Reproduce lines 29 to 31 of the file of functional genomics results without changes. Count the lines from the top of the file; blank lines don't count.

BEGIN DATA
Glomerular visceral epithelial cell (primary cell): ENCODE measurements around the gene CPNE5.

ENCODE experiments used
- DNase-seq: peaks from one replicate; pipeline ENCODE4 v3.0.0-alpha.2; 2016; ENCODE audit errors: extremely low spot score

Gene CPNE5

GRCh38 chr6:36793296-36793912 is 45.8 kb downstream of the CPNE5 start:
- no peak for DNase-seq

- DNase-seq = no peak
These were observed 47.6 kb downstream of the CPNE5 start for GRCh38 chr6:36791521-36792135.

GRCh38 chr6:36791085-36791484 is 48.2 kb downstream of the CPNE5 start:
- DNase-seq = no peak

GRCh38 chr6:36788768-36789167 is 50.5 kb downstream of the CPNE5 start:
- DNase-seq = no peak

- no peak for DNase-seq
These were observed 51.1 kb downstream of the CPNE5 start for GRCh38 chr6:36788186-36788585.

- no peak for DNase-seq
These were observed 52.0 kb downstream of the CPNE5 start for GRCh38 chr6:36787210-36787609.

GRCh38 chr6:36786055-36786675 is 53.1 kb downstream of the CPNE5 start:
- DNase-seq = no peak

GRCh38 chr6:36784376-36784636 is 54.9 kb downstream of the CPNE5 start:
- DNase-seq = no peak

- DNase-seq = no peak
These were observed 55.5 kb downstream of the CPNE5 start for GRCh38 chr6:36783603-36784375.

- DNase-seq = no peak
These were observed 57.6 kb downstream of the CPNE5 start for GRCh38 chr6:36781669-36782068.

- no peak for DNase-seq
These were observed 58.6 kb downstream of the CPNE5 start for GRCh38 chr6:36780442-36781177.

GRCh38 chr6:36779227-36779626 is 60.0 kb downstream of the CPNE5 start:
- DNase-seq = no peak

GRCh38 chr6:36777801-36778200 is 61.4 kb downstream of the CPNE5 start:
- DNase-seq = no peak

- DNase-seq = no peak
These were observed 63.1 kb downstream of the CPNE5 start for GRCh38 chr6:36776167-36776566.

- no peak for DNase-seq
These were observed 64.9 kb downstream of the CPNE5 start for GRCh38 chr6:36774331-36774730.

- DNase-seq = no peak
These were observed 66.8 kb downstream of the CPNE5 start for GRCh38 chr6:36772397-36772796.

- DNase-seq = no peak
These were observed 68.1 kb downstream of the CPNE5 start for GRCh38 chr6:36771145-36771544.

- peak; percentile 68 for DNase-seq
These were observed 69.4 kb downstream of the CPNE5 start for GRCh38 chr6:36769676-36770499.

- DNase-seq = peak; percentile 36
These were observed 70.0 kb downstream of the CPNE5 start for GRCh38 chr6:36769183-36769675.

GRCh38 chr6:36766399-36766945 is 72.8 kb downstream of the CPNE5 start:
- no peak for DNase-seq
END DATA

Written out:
GRCh38 chr6:36777801-36778200 is 61.4 kb downstream of the CPNE5 start:
- DNase-seq = no peak

- DNase-seq = no peak